Both multiplexers and decoders play significant roles in the transfer of signals in many communication systems. Although they perform similar functions, there are notable differences between them.
What is a Multiplexer?
A multiplexer, also known as a MUX, is a combinational digital circuit that actively selects one input signal out of several options and transmits the chosen signal to a single output line. It functions as a data selector by picking a specific input from multiple inputs and delivering it to a designated output line. The operational principle of a multiplexer is based on the concept of merging multiple inputs into one output, following a many-to-one approach.
What is Decoder?
On the other hand, a decoder is another type of combinational logic circuit that consists of multiple input and output lines. A decoder typically has “n” input lines and a maximum of “m” output lines, where the value of “m” equals 2 to the power of “n” (m = 2^n). When the decoder circuit is enabled, it examines the combination of inputs present and activates one of the 2^n output lines accordingly. This means that only one specific output line will be active high based on the input combination. The block diagram of a decoder is illustrated in Figure 2.
Difference between Multiplexer and Decoder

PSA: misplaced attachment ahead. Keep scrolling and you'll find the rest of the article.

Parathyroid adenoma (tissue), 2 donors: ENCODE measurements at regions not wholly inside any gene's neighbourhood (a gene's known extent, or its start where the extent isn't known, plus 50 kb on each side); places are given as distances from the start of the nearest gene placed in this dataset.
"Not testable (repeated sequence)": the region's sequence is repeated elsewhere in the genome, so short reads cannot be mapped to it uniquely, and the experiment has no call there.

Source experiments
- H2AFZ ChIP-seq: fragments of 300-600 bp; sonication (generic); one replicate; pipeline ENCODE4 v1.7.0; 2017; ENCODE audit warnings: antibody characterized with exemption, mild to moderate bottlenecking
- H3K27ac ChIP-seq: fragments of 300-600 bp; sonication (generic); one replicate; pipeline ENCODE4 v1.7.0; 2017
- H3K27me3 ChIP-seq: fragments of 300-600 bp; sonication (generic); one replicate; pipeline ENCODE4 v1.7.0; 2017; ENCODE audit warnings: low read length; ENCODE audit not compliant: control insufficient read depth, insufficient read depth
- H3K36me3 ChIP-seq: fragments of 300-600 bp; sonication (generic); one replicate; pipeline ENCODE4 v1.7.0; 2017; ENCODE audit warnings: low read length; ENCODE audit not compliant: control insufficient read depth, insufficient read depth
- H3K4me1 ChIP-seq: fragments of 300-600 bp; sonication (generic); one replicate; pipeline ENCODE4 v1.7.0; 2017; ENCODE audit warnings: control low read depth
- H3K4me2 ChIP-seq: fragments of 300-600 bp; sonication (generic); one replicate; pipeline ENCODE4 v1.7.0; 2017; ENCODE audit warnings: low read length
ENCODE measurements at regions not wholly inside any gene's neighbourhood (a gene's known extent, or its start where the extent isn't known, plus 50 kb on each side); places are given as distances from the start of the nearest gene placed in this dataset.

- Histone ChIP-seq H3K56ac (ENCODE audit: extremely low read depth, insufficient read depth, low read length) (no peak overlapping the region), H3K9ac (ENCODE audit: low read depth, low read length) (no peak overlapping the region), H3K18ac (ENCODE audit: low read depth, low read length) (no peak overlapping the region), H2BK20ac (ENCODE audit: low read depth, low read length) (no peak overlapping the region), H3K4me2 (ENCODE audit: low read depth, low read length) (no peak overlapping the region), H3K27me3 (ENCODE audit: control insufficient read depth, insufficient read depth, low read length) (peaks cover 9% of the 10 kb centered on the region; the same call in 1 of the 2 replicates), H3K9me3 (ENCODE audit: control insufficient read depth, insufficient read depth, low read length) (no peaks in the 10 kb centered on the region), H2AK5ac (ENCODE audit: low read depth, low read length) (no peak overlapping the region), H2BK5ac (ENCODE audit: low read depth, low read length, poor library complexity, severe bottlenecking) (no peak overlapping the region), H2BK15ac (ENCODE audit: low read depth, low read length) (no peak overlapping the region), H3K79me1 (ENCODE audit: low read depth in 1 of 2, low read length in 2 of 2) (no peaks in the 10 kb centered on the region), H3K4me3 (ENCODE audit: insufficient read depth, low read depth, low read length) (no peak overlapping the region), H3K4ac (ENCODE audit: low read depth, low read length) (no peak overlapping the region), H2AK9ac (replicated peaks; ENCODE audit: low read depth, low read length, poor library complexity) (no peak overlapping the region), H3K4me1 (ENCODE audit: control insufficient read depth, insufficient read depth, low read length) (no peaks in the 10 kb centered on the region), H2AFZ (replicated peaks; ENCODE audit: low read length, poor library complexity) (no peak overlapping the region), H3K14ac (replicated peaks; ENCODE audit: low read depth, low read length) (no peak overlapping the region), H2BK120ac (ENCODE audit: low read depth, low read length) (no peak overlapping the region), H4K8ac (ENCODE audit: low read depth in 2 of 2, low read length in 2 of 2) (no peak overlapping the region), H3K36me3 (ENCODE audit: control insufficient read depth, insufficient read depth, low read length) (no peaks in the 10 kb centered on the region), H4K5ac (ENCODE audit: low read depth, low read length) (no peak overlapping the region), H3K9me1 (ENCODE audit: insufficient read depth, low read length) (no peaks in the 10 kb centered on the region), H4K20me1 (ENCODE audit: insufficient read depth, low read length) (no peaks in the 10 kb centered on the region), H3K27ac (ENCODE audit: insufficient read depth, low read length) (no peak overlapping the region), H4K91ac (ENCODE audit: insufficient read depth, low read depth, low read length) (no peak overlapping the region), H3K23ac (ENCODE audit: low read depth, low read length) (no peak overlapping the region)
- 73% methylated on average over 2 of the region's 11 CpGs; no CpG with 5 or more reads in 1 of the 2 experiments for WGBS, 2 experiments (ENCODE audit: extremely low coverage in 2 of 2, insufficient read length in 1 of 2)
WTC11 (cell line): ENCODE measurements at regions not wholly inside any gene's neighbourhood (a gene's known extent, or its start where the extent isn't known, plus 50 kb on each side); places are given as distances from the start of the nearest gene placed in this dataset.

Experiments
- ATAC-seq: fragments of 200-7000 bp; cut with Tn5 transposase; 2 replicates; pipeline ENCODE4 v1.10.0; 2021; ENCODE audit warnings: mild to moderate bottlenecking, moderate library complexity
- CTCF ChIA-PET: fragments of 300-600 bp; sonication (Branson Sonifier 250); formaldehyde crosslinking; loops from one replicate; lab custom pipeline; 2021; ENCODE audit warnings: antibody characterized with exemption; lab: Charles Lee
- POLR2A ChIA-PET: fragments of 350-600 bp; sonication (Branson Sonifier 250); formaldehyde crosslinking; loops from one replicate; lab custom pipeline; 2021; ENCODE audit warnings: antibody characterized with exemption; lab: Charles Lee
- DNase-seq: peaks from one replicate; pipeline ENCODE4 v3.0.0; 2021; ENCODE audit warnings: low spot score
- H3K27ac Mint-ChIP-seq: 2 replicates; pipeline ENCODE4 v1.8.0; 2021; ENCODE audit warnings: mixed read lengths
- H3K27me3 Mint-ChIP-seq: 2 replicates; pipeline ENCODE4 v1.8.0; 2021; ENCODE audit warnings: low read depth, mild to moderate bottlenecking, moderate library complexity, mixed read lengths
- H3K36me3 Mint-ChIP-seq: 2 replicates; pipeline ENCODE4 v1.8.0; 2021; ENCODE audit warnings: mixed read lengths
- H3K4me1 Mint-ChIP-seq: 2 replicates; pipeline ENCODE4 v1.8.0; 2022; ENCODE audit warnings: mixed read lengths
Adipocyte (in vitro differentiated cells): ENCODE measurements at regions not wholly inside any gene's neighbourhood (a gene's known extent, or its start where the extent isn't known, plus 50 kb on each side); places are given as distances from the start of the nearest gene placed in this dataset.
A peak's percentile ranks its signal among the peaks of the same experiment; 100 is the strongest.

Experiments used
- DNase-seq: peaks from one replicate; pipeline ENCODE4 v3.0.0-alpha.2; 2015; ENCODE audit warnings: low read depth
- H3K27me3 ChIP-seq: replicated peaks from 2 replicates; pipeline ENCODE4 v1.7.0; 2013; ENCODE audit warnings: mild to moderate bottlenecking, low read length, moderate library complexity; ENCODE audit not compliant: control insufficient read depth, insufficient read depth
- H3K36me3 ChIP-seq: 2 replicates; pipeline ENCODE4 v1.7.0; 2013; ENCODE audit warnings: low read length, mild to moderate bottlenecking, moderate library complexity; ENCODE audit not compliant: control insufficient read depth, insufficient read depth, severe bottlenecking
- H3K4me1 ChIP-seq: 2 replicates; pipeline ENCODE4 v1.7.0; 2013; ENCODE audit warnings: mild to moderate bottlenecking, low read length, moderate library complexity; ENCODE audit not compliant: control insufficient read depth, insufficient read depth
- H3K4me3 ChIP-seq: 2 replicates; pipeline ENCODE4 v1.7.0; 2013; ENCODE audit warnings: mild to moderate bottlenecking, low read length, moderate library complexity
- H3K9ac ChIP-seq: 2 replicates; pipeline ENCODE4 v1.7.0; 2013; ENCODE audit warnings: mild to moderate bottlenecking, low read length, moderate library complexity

Here is a simplified table highlighting the differences between a multiplexer and a decoder:
|Basis of Difference||Multiplexer||Decoder|
|Definition||A circuit with 2n inputs and 1 output.||A circuit with n inputs and a maximum of 2n outputs.|
|Operation||Selects one input and transmits it to the output.||Converts input codes into corresponding output signals.|
|Primary function||Transmits data and signals.||Interprets coded data.|
|Controlling of operation||Select lines control the operation, determining which input passes to the output.||Enable input controls the operation.|
|Input lines||Has 2n input lines.||Has n input lines.|
|Output lines||Has 1 output line.||Has 2n output lines.|
|Types||Common types include 8:1, 16:1, and 32:1 multiplexers.||Common types include 2:4, 3:8, and 4:16 decoders.|
|Applications||Used in communication systems, data routing, waveform generation, computer memories, etc.||Used in seven-segment displays, memory address decoding, control units, networking, telecommunication systems, etc.|
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